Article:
Introduction | Collecting methods | Separating material | Relaxing specimens | Drying specimens | Card mounting | Slide mounting | Storing and preserving | Preparing for S.E.M. | Mailing to specialists | Shipping in alcohol | References

Storing and preserving

(1) Layering
This is probably the best method of storing dry material if large numbers of insects are involved but only if they are still flexible. This is achieved by layering insects between sheets of Cellosene® wadding, soft toilet paper, tissue handkerchiefs, etc. It is best to layer material in an airtight plastic container. Place a few sheets of Cellosene® wadding in the bottom of the container, sprinkle insects thinly on these, place another few sheets of wadding on top and the press down firmly. Continue by placing a thin sheet of paper on top followed by another few sheets of wadding and then insects and so on until the box is almost full. Put some well teased cotton wool on top to hold the layers in place plus one or two small crystals of thymol to prevent fungal growth. Place the lid on the box and seal with adhesive tape. Inserting paper between consecutive layers prevents the layers from sticking together. So not put a single layer of wadding between two layers of insects as his leads to insects sticking to the lower surface of the wadding. These become damaged or lost when the layer is removed to examine specimens on the upper surface. After a few days, insects preserved in this way will become dry and easily damaged. Therefore it will be necessary to soften them before examination by putting the whole box in suitable relaxing chamber to soften the insects (se "Relaxing material"). Experience has shown that subsequent examination is facilitated if the material is stored in boxes measuring about 5x4x2cm.

(2) Storing in glass or plastic tubes
This is probably the quickest method for large number of specimens. Material can be stored in rolled up pieces of tissue in 2.5cm or 1.2cm diameter tubes. This is best done by pushing pieces of tissue paper into the top of the tube using a pencil to form a well. Pour the specimens into this well, using a paper funnel if necessary. If material is fresh or relaxed and is to be sent through the post, gently roll the top of the tissue between the thumb and index finger, just above the specimens until the insects are held firmly inside. Then cut the top off the tissue and drop it into the tube and add a crystal of thymol to prevent mould, and finally stopper the tube. This is an ideal method of storing fewer than 300 specimens (2 tissue 'balls' in one tube). It can also be used for unmounted, critical point dried material, but in this case it is best not to roll the tissue but just to cut it around the rim of the tube and push it into the bottom of the tube. To relax the specimens prior to examination, remove the stopper and place the whole tube in a relaxing box (see "Relaxing specimens"). The cotton wool plug and tissue 'ball' can then be removed with no risk of damage to the enclosed insects. After examination the material can be stored in the same tissue 'ball' as before. When insects are stored loose in glass, or plastic tubes, it is tempting to examine them in the tube by 'rolling' it to get a better view of the specimens. This may cause considerable damage. Storing insects in a tissue 'ball' also prevents them from sticking to the sides of the tube and allows thymol crystals to be added to prevent fungal growth.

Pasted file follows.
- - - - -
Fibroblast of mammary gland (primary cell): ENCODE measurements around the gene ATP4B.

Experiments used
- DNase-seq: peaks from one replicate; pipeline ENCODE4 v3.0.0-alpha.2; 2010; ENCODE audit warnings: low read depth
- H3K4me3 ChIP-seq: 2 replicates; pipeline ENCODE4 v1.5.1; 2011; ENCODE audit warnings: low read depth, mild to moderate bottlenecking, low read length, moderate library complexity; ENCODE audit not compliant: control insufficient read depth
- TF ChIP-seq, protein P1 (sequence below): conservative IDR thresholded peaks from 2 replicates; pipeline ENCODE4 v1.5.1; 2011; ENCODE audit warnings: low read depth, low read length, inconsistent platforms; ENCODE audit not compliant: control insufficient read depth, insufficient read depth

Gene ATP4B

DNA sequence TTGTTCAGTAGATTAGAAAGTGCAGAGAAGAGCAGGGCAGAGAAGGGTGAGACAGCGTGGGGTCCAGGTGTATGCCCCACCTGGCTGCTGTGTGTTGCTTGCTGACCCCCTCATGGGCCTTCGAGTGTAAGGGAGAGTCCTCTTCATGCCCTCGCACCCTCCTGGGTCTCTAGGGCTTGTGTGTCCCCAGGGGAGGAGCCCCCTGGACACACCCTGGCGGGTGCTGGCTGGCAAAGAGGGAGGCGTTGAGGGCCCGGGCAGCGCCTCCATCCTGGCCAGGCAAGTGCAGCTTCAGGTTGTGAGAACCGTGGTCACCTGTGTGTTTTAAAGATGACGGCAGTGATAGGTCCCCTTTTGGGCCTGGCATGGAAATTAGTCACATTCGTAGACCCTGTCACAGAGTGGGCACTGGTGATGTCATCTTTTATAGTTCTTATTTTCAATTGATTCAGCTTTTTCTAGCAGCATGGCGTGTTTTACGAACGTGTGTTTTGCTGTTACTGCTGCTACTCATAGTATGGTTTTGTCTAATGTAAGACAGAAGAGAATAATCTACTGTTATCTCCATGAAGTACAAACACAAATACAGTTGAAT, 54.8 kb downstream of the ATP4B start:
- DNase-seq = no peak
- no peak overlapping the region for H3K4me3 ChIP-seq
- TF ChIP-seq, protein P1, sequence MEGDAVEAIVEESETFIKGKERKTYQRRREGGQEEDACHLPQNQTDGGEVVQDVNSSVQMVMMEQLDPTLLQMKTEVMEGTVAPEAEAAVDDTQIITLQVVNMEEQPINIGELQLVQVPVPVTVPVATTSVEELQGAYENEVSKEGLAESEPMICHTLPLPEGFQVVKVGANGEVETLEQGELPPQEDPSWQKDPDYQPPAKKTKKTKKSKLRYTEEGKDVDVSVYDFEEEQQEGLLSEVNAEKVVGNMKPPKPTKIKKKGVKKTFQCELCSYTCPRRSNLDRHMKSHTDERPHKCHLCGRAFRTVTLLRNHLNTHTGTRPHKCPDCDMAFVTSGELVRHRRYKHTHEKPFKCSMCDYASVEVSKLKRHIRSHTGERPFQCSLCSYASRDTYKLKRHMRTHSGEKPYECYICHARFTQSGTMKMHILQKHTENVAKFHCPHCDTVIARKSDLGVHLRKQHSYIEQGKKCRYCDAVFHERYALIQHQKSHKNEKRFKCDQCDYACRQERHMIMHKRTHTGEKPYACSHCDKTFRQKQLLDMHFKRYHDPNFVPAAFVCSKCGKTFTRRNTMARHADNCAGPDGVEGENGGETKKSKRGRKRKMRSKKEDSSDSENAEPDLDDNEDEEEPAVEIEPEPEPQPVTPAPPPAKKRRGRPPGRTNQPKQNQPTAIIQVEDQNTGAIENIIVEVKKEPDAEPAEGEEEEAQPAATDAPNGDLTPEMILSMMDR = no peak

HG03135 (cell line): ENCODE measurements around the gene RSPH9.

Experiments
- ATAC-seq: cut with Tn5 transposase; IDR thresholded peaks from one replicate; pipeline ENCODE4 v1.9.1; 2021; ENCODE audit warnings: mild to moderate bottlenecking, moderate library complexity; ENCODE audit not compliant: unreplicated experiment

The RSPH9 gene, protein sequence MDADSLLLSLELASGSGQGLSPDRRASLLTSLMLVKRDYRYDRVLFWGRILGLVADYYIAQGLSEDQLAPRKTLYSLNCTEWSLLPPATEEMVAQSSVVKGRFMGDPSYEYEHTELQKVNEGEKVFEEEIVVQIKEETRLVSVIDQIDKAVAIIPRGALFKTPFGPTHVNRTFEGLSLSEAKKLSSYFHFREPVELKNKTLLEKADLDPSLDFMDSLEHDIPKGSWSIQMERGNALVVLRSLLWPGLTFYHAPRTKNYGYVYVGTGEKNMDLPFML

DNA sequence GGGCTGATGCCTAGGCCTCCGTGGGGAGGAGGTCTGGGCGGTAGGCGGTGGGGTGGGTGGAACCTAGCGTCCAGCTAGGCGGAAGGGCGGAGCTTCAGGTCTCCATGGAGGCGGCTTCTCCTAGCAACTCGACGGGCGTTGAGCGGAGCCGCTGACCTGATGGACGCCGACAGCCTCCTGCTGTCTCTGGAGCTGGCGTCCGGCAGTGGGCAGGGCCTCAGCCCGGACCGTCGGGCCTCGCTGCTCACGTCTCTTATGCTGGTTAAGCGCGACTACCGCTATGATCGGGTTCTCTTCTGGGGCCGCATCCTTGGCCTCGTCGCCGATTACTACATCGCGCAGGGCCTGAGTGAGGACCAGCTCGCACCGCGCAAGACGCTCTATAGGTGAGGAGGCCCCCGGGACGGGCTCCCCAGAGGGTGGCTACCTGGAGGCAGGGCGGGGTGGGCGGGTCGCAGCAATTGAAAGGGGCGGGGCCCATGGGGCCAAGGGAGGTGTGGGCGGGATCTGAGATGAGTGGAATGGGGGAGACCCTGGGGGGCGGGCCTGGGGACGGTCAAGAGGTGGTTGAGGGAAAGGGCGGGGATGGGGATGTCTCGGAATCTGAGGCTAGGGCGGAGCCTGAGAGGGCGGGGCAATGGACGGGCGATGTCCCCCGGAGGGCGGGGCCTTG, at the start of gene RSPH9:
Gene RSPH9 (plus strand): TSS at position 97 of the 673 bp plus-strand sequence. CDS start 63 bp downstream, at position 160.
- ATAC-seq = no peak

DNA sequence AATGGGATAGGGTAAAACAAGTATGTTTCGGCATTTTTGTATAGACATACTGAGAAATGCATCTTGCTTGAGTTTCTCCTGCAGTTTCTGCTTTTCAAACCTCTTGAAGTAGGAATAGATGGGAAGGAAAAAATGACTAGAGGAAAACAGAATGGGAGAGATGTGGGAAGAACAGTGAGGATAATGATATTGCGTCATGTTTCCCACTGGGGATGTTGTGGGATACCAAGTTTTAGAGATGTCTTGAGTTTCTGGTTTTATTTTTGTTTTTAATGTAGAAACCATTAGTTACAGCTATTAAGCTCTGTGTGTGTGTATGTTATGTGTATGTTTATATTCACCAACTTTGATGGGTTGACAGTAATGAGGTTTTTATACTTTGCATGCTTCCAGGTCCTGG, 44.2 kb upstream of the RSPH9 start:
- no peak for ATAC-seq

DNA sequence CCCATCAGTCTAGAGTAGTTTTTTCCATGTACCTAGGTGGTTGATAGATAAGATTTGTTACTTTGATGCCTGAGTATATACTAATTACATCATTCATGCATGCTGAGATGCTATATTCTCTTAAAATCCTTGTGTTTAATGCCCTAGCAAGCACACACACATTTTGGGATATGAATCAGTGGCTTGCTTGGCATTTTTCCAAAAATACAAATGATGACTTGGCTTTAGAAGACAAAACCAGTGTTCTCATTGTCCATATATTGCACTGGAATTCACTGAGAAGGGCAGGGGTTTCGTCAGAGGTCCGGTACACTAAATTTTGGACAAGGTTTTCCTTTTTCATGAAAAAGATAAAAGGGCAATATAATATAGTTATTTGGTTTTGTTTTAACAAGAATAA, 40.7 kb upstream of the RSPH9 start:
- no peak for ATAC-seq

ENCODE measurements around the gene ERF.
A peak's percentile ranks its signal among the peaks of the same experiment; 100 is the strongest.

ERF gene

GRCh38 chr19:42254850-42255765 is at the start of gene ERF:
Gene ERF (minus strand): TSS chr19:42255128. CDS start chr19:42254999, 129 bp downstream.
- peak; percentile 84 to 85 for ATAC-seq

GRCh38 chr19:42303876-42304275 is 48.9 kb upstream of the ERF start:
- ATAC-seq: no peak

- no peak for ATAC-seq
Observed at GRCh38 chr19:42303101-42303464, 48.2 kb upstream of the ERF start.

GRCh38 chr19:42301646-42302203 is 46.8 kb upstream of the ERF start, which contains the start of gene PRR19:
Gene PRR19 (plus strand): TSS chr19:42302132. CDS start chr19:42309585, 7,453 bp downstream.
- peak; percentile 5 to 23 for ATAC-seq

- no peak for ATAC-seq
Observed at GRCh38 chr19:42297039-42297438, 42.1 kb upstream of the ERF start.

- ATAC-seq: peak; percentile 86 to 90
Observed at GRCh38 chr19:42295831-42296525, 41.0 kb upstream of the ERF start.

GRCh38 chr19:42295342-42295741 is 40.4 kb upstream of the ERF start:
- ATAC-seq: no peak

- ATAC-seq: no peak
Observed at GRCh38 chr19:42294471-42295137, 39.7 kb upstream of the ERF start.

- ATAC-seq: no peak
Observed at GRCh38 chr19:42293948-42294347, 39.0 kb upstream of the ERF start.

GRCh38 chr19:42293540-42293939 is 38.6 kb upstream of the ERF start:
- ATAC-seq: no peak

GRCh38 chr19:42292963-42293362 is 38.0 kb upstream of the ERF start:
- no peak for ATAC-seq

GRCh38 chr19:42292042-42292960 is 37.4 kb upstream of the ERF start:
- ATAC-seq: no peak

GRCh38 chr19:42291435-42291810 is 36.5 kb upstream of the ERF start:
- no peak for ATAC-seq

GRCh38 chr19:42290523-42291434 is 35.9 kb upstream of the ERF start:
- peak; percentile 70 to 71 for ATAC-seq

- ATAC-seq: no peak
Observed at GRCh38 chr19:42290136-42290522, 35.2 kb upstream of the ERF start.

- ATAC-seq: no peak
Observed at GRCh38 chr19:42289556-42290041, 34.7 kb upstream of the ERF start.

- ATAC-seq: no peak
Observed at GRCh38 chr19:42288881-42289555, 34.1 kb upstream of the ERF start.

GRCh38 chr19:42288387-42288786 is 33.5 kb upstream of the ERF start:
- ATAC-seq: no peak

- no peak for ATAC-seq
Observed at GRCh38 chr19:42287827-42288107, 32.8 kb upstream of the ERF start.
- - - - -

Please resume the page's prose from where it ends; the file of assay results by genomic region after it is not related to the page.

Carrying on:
(3) Storing in gelatin capsules
Up to 10 specimens of larger species (<1mm in length) can be stored dry in a single capsule (Fig. 4). Tease out some good quality cotton wool until it is very fine and wispy and pull off a small piece and gently push into the bottom part of a 15-2- mm gelatin capsule without excessively compressing the cotton wool. Place specimens onto cotton wool in bottom of capsule and, viewing through a stereomicroscope, gently push a second, small piece of finely teased cotton wool into the capsule, thus holding specimens in place. Take care not to push too hard or legs and antennae may be broken. The specimens should now be held firmly in place. Gently slide the cap of the gelatin capsule onto the base and hold in place by pushing an entomological pin through the cap so that it also passes through the base of the capsule. Push the pin through a data label.

Storing microhymenoptera in a gelatin capsule.
Fig. 4 Storing microhymenoptera in a gelatin capsule.

If there is a risk of material being contaminated by fungi, such as in areas of high humidity and temperature, then capsules should be stored in a airtight container containing a few thymol crystals to prevent fungal growth.

(4) Storing in alcohol
Alcohol is a very good medium in which to store small insects. It facilitates their future examination and can also preserve genetic material that may be useful for other studies. Unfortunately small insects deteriorate rapidly if stored in alcohol in unsuitable conditions, such s relatively high temperatures or in bright daylight. Even highly metallic, dark bodied insects can lose all colour and take on an orange hue with two weeks if stored in daylight and at temperatures in excess of 30°C. It is best to maintain alcohol collections in the dark and at a low temperature. A deep-freeze run at -30°C is ideal as this will also preserve genetic material more reliably.

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Last updated 07-Jun-2004 Dr B R Pitkin